New Talmud teacher hopes to connect and inspire


BP Photo by Jordana Glouberman

ENCOURAGE: Rabbi Tsaidi was inspired by his high school rabbi in Detroit to become a rabbi himself.

By Abby Blumofe and Hannah Jannol, Staff Writer and Community Editor

Rabbi Yagil Tsaidi’s path to becoming a rabbi was paved by a close rabbi of his growing up — Rabbi Tzali Freedman, who was more than just his class rabbi. He always looked out for him outside of the classroom.

“He came to all my sport games as a student, and after my last game as a senior he sat me down and told me that if I apply my drive for sports to Torah, I would be a great teacher. ” said Rabbi Tsaidi, who grew up in Southfield, Mich., near Detroit. “That line stuck with me since.”

Rabbi Tsaidi, Shalhevet’s new 11th and 12th grade Talmud teacher, and boys rakez – spiritual coordinator – focusing on grades nine and 10.

He said he already has seen how much he can learn from both his peers and students, and that his teaching style is more question-oriented and interactive.

“The class and concepts aren’t hard,” Rabbi Tsaidi said. “It really depends on the student and how much effort they put into it, but most of the time the students get the answer before I tell them.”

Drive and effort are something Rabbi Tsaidi developed with the help of Rabbi Freedman. In a phone interview, Rabbi Freedman told the Boiling Point that it was this drive and focus that interested him about Rabbi Tsaidi from the start.

“I happen to have liked him tremendously, and I liked him tremendously for all the wrong reasons,” Rabbi Freedman recalled. “He was a very challenging student — not everybody loved him as much as I did, but I loved him cause he had a healthy mischievous side.”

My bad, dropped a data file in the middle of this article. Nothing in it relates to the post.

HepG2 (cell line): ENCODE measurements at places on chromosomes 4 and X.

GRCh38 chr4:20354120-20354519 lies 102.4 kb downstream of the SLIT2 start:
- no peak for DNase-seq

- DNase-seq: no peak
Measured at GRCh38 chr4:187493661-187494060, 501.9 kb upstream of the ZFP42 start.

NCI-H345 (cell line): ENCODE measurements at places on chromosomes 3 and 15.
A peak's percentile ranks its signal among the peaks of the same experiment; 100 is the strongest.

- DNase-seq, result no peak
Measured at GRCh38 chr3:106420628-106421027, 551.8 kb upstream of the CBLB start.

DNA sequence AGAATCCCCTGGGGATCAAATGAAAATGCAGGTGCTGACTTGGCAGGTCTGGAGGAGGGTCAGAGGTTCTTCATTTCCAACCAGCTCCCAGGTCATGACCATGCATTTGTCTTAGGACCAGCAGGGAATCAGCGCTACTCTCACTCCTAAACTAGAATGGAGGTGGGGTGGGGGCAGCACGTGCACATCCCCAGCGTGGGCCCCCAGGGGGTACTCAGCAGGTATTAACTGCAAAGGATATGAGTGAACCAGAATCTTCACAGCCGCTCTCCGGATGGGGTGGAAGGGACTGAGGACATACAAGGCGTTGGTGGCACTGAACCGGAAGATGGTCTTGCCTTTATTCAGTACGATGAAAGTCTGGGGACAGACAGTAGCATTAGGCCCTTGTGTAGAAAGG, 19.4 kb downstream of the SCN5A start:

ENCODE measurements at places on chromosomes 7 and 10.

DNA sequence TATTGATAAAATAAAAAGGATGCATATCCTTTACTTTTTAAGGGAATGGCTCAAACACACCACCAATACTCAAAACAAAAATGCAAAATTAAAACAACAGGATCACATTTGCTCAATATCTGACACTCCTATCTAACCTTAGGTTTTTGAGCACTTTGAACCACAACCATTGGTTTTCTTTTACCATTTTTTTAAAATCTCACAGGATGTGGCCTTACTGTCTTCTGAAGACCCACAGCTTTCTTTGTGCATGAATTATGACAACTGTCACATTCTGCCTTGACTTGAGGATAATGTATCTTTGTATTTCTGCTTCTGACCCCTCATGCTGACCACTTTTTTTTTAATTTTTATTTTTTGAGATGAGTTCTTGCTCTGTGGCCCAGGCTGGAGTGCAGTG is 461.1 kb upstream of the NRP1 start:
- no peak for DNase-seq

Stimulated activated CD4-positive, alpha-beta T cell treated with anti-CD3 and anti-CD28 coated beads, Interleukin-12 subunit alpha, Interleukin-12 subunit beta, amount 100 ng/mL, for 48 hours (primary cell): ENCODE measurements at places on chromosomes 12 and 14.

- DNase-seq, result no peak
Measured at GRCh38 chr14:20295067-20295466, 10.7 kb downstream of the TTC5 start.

Rabbi Freedman said seeing him on the sports court made him confident in Rabbi Tsaidi’s ability to channel his athletic focus in to other areas of life.

“He is an ambitious person who’s very driven and has goals, but he didn’t have the motivation back then,” Rabbi Freedman said. “But he had the sweetness and the sensitivity, which he tried to hide, but it was there, and a spiritual side, that he didn’t necessarily show, but I detected it. And at a certain point he decided to channel that ability and that focus to achieve.”

Rabbi Tzali Freedman and Rabbi Tsaidi said they keep on-and-off contact, but whenever they do catch up — even if a large amount of time has lapsed — it feels as though no time has gone by.

Rabbi Tsaidi interviewed at Shalhevet two years a go, along with his wife, Ms. Carolyn Tsaidi, but they moved to Israel instead. After he and his wife married last year, they decided that they wanted to spend their first year together in Israel to have their foundation be in Israel. At Shalhevet they look forward to “partaking in something greater than [themselves],” he said.

The only thing he said he dislikes about Gemara is when he gives up on it.

“Learning Talmud intrigues me due to the constant question-and-answer scenario.” Rabbi Tsaidi said. “A problem seems like it’s been solved, but then another problem comes up.

Rabbi Tsaidi attended Yeshiva University, where he said Shabbat was special since everyone, shomer Shabbat or not, came together. Now he hopes to host Shabbat meals and plan activities for Shalhevet students outside of school.

He also met Mrs. Tsaidi — rakezet for the 9th- and 10th-grade girls – at YU.

Now he looks forward to creating connections with his students like Rabbi Freedman had with him.

“He’s always been very influential in my life,” Rabbi Tsaidi said. “He’s one of the reasons I became a Rabbi.”